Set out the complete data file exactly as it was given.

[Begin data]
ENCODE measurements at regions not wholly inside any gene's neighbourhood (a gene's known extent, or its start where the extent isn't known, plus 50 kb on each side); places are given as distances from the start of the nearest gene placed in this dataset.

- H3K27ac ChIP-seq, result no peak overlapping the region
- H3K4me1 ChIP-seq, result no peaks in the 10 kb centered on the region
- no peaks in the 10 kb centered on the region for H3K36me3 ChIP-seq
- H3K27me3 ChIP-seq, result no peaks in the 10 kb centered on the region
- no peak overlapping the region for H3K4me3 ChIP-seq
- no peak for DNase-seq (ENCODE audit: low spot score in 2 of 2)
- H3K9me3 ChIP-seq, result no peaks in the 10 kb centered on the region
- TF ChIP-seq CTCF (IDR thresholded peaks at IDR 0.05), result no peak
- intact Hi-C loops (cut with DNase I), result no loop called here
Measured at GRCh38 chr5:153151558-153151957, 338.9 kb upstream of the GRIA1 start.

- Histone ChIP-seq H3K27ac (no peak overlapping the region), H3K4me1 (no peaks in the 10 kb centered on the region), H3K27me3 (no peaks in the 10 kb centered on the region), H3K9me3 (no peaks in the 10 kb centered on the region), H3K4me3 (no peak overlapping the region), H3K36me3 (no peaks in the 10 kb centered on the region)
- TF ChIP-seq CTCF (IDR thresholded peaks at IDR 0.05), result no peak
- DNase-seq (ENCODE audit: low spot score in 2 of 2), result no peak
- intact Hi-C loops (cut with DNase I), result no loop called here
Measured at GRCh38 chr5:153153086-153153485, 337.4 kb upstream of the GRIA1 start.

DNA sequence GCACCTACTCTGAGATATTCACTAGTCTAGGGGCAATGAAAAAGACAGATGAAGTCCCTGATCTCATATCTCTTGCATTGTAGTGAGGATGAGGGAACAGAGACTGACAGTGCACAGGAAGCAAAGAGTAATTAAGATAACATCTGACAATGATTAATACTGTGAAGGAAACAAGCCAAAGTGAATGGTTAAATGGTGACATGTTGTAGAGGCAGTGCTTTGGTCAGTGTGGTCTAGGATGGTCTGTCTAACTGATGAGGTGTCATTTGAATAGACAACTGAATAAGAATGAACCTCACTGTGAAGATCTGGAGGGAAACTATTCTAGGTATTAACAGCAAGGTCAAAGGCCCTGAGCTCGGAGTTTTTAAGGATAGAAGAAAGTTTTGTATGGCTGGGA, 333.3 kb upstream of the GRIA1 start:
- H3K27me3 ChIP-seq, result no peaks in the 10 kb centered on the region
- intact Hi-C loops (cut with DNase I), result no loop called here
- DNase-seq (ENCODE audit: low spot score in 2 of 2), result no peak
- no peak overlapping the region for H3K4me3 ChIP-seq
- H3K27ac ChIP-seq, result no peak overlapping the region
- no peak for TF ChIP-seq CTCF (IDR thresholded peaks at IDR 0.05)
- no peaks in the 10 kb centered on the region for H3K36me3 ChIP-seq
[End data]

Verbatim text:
ENCODE measurements at regions not wholly inside any gene's neighbourhood (a gene's known extent, or its start where the extent isn't known, plus 50 kb on each side); places are given as distances from the start of the nearest gene placed in this dataset.

- H3K27ac ChIP-seq, result no peak overlapping the region
- H3K4me1 ChIP-seq, result no peaks in the 10 kb centered on the region
- no peaks in the 10 kb centered on the region for H3K36me3 ChIP-seq
- H3K27me3 ChIP-seq, result no peaks in the 10 kb centered on the region
- no peak overlapping the region for H3K4me3 ChIP-seq
- no peak for DNase-seq (ENCODE audit: low spot score in 2 of 2)
- H3K9me3 ChIP-seq, result no peaks in the 10 kb centered on the region
- TF ChIP-seq CTCF (IDR thresholded peaks at IDR 0.05), result no peak
- intact Hi-C loops (cut with DNase I), result no loop called here
Measured at GRCh38 chr5:153151558-153151957, 338.9 kb upstream of the GRIA1 start.

- Histone ChIP-seq H3K27ac (no peak overlapping the region), H3K4me1 (no peaks in the 10 kb centered on the region), H3K27me3 (no peaks in the 10 kb centered on the region), H3K9me3 (no peaks in the 10 kb centered on the region), H3K4me3 (no peak overlapping the region), H3K36me3 (no peaks in the 10 kb centered on the region)
- TF ChIP-seq CTCF (IDR thresholded peaks at IDR 0.05), result no peak
- DNase-seq (ENCODE audit: low spot score in 2 of 2), result no peak
- intact Hi-C loops (cut with DNase I), result no loop called here
Measured at GRCh38 chr5:153153086-153153485, 337.4 kb upstream of the GRIA1 start.

DNA sequence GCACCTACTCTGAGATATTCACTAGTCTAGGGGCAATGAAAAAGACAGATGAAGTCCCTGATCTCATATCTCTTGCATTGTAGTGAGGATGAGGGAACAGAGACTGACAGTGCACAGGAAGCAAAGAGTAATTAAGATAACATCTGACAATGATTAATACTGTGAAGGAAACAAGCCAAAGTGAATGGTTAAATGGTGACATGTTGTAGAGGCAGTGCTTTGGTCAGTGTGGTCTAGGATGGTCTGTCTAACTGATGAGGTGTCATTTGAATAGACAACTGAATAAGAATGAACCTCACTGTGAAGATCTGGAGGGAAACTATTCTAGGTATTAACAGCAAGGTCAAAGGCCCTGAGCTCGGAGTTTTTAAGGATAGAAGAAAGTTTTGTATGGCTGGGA, 333.3 kb upstream of the GRIA1 start:
- H3K27me3 ChIP-seq, result no peaks in the 10 kb centered on the region
- intact Hi-C loops (cut with DNase I), result no loop called here
- DNase-seq (ENCODE audit: low spot score in 2 of 2), result no peak
- no peak overlapping the region for H3K4me3 ChIP-seq
- H3K27ac ChIP-seq, result no peak overlapping the region
- no peak for TF ChIP-seq CTCF (IDR thresholded peaks at IDR 0.05)
- no peaks in the 10 kb centered on the region for H3K36me3 ChIP-seq